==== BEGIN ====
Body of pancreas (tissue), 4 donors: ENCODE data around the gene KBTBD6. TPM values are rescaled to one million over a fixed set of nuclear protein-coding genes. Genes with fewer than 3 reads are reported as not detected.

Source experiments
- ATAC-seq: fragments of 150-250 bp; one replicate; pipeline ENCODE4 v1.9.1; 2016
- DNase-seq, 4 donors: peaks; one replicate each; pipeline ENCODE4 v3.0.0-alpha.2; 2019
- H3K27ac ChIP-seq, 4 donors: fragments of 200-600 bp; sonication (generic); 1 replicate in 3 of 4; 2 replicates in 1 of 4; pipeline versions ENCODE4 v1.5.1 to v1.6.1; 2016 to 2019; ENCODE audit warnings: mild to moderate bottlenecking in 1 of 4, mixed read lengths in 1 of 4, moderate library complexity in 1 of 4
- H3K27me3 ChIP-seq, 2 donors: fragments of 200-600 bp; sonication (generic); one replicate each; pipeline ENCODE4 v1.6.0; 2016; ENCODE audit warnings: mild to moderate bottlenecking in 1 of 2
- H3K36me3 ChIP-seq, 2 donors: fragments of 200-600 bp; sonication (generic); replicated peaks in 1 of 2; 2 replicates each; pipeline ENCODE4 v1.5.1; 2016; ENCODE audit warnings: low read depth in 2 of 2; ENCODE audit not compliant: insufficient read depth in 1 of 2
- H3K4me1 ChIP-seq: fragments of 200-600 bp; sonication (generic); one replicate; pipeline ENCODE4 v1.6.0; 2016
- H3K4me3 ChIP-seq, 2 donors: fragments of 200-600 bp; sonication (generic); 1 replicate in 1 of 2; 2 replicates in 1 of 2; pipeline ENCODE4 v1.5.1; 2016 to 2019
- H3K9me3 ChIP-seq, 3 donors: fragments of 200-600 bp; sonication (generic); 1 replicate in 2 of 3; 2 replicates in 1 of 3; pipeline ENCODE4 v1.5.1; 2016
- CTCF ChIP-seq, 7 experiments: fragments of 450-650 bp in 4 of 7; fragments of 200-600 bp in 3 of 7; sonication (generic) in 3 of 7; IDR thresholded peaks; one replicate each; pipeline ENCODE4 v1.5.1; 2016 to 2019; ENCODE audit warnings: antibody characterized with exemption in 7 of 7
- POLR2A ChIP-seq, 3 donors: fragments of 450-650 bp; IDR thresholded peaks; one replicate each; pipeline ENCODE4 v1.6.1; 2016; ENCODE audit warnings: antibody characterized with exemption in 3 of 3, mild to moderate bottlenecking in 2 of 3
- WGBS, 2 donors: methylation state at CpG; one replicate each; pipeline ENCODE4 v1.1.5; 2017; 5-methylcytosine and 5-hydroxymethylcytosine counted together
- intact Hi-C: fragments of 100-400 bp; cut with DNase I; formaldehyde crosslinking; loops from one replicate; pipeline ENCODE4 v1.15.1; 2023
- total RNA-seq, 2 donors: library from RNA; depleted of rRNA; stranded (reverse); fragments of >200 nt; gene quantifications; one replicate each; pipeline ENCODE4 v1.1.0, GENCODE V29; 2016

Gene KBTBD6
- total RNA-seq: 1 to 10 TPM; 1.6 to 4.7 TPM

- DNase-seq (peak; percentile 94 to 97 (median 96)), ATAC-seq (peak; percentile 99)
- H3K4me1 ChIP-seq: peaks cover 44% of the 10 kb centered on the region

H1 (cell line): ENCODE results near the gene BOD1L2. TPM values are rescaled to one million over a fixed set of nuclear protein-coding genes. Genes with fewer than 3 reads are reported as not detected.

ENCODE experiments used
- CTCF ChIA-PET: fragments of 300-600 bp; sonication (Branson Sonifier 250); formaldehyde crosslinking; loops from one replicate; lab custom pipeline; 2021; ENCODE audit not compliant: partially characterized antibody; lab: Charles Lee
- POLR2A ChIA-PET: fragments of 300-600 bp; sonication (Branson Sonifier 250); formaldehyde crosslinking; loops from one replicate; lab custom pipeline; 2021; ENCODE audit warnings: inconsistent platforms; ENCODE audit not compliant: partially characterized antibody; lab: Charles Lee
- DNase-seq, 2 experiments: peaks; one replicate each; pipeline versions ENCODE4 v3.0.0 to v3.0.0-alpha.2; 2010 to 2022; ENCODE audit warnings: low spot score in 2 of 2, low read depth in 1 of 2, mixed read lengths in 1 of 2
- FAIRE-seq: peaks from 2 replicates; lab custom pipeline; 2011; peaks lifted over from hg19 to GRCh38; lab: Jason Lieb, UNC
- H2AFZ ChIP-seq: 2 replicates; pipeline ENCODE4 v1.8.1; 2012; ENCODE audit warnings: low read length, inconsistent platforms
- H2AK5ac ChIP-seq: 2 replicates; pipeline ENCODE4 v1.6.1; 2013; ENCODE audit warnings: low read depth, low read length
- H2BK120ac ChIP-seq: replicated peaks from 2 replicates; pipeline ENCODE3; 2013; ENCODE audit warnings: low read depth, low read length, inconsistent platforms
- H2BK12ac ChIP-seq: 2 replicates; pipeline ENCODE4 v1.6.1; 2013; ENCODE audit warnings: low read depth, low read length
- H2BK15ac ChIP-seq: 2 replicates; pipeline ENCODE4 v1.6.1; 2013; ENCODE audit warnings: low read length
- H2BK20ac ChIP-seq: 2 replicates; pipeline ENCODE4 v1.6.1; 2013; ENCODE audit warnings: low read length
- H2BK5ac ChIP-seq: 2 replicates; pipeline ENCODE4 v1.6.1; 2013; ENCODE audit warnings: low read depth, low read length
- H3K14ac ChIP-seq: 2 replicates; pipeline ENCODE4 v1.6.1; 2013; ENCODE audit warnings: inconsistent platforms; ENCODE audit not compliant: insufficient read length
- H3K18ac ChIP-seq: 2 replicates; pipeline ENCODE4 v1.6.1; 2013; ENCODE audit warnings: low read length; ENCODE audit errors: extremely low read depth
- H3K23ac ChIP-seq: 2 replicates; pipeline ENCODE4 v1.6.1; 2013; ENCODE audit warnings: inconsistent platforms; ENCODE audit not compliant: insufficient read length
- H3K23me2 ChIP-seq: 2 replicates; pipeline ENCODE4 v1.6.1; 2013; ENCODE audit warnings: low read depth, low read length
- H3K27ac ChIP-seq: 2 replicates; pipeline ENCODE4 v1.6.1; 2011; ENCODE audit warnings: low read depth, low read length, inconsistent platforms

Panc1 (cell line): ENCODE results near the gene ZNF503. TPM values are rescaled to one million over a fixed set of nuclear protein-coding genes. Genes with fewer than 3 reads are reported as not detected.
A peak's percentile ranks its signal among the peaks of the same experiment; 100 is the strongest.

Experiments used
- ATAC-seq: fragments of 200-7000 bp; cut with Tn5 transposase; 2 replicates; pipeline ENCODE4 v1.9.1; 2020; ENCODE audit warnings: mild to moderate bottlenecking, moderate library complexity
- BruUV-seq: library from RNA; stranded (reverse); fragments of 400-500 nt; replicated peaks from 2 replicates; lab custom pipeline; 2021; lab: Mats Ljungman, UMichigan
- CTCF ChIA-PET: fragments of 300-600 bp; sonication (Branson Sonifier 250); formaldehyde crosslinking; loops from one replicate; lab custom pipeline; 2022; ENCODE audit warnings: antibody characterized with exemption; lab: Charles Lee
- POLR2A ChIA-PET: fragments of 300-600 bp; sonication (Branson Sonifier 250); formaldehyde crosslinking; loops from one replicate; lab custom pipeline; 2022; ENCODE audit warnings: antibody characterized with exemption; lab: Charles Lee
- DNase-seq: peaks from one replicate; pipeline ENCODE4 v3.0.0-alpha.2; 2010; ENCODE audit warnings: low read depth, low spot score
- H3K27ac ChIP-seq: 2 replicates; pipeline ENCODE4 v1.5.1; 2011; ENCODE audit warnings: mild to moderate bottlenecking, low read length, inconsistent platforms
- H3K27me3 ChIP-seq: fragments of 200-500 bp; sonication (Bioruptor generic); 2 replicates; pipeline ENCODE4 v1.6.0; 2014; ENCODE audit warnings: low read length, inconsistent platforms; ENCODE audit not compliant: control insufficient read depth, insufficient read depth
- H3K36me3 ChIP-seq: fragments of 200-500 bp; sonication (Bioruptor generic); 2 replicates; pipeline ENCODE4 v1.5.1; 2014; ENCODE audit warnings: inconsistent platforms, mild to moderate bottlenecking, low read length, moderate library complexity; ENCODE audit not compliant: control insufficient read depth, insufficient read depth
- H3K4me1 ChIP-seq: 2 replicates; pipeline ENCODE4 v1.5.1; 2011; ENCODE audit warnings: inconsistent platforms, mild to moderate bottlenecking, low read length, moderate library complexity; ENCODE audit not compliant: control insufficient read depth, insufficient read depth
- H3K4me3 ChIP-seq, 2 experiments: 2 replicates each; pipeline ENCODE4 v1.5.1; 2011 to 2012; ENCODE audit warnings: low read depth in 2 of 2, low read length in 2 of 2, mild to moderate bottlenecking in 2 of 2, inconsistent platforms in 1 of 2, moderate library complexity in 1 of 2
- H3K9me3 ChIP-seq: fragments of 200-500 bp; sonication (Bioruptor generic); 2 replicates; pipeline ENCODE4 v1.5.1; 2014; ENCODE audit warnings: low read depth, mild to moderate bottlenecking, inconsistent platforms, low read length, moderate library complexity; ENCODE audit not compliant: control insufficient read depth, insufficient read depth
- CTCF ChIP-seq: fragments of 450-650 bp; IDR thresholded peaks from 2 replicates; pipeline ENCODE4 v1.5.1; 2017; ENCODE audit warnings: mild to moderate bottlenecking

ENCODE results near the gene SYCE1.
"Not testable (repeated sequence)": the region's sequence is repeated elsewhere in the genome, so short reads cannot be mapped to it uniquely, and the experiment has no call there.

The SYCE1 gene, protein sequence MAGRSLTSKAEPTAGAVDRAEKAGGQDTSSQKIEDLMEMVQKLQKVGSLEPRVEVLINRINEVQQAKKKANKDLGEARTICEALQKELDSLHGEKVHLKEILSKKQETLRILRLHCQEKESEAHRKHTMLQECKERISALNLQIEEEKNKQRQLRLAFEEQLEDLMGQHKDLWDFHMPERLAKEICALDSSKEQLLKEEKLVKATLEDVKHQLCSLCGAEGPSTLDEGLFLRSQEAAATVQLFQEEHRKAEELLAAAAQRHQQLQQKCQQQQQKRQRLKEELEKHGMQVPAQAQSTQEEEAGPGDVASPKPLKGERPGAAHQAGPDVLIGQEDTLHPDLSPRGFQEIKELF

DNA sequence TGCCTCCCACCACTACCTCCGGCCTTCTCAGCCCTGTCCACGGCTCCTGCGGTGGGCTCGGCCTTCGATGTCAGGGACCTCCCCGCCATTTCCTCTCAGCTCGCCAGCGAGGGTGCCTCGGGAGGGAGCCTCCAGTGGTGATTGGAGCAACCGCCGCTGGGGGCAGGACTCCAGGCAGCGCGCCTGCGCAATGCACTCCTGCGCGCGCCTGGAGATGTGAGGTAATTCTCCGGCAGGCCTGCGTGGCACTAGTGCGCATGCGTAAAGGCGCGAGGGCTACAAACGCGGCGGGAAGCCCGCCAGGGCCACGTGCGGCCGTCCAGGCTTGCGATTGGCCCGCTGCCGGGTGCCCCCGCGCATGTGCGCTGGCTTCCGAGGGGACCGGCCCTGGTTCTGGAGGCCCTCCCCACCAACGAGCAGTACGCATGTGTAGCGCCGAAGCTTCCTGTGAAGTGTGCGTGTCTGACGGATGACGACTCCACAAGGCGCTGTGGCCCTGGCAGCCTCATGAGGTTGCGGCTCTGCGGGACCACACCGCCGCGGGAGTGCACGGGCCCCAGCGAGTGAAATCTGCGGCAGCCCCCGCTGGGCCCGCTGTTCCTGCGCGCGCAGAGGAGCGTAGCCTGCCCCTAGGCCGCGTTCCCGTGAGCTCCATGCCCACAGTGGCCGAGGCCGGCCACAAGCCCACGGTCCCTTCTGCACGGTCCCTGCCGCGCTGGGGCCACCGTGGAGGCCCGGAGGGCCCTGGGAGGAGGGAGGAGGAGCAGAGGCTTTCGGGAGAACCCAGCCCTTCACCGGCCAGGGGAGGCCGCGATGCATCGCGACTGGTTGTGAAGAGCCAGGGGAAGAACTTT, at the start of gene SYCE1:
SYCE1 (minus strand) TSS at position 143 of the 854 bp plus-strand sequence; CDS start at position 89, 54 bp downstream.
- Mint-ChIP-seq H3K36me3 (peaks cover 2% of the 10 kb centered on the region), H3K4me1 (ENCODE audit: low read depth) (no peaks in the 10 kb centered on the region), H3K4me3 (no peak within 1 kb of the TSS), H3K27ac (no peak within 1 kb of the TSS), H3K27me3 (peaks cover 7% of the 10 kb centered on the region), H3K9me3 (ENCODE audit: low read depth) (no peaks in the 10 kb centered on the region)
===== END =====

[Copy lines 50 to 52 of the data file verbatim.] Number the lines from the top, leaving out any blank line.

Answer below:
- H3K4me3 ChIP-seq, 2 experiments: 2 replicates each; pipeline ENCODE4 v1.5.1; 2011 to 2012; ENCODE audit warnings: low read depth in 2 of 2, low read length in 2 of 2, mild to moderate bottlenecking in 2 of 2, inconsistent platforms in 1 of 2, moderate library complexity in 1 of 2
- H3K9me3 ChIP-seq: fragments of 200-500 bp; sonication (Bioruptor generic); 2 replicates; pipeline ENCODE4 v1.5.1; 2014; ENCODE audit warnings: low read depth, mild to moderate bottlenecking, inconsistent platforms, low read length, moderate library complexity; ENCODE audit not compliant: control insufficient read depth, insufficient read depth
- CTCF ChIP-seq: fragments of 450-650 bp; IDR thresholded peaks from 2 replicates; pipeline ENCODE4 v1.5.1; 2017; ENCODE audit warnings: mild to moderate bottlenecking